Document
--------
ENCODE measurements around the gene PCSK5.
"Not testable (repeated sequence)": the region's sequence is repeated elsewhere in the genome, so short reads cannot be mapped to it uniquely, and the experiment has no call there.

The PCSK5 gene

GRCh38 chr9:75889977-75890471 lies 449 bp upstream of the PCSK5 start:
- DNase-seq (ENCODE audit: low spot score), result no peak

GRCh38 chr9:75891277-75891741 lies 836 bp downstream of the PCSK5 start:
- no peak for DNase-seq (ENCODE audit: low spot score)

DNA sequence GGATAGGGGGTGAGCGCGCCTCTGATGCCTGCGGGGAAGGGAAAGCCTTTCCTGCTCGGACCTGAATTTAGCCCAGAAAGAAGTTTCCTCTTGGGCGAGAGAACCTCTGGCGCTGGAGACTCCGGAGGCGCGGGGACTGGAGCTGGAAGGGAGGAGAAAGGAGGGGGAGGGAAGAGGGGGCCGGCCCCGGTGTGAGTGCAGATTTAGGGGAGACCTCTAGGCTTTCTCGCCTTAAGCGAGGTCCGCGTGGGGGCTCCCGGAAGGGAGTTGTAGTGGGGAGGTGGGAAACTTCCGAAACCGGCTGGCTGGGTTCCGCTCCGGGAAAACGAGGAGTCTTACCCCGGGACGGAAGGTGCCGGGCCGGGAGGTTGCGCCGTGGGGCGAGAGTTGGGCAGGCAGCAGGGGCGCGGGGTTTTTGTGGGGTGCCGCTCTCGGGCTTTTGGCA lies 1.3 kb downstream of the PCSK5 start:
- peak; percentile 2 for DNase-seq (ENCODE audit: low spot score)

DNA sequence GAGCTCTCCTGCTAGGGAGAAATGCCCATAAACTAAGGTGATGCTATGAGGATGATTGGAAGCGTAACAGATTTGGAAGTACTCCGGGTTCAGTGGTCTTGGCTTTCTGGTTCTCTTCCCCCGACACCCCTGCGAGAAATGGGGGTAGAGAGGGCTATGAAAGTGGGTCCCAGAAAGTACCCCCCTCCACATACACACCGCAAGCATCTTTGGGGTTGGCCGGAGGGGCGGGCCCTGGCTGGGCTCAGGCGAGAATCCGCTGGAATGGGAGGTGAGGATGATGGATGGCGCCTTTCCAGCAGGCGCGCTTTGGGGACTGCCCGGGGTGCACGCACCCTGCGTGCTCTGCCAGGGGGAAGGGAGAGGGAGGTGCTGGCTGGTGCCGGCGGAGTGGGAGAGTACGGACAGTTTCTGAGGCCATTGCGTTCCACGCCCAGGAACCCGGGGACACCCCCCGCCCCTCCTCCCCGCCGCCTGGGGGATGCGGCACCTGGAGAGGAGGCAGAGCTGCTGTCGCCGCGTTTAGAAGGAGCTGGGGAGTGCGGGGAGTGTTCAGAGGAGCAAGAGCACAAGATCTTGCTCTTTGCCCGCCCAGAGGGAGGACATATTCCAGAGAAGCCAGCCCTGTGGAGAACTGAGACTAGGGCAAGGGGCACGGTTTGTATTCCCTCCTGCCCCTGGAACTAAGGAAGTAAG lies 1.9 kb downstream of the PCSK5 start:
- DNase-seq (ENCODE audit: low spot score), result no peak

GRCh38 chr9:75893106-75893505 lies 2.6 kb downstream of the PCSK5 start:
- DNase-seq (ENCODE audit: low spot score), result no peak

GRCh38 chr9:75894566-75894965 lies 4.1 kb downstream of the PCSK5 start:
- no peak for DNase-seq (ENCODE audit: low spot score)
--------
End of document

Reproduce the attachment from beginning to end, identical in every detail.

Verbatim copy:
ENCODE measurements around the gene PCSK5.
"Not testable (repeated sequence)": the region's sequence is repeated elsewhere in the genome, so short reads cannot be mapped to it uniquely, and the experiment has no call there.

The PCSK5 gene

GRCh38 chr9:75889977-75890471 lies 449 bp upstream of the PCSK5 start:
- DNase-seq (ENCODE audit: low spot score), result no peak

GRCh38 chr9:75891277-75891741 lies 836 bp downstream of the PCSK5 start:
- no peak for DNase-seq (ENCODE audit: low spot score)

DNA sequence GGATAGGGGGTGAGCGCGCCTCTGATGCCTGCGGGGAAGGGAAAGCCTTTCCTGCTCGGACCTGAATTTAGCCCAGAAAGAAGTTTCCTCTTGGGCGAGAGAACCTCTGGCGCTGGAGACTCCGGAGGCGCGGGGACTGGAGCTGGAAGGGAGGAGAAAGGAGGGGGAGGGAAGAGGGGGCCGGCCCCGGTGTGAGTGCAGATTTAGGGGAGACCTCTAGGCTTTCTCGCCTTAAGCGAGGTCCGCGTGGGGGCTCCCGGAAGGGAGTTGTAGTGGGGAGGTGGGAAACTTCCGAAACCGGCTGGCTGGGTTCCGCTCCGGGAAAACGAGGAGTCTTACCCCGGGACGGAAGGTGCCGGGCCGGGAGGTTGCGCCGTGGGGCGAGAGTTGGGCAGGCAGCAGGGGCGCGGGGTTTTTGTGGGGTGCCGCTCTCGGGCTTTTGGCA lies 1.3 kb downstream of the PCSK5 start:
- peak; percentile 2 for DNase-seq (ENCODE audit: low spot score)

DNA sequence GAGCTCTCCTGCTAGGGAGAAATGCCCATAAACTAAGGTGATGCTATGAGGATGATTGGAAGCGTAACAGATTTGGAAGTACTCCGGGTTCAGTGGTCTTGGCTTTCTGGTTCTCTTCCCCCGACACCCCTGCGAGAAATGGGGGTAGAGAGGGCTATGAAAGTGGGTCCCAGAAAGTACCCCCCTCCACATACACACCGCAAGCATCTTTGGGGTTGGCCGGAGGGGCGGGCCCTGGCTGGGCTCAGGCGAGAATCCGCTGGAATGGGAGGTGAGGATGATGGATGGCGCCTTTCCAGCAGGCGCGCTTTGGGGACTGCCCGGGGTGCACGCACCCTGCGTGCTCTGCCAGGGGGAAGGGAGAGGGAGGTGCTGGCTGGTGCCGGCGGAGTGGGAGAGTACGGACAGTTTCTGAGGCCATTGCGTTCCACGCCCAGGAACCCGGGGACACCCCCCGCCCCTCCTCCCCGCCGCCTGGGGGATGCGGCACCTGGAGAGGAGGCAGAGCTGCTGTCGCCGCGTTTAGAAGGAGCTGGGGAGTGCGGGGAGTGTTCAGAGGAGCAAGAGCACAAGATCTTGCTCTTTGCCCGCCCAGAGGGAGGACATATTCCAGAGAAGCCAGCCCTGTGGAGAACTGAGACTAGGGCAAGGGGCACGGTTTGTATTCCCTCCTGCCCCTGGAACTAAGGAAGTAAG lies 1.9 kb downstream of the PCSK5 start:
- DNase-seq (ENCODE audit: low spot score), result no peak

GRCh38 chr9:75893106-75893505 lies 2.6 kb downstream of the PCSK5 start:
- DNase-seq (ENCODE audit: low spot score), result no peak

GRCh38 chr9:75894566-75894965 lies 4.1 kb downstream of the PCSK5 start:
- no peak for DNase-seq (ENCODE audit: low spot score)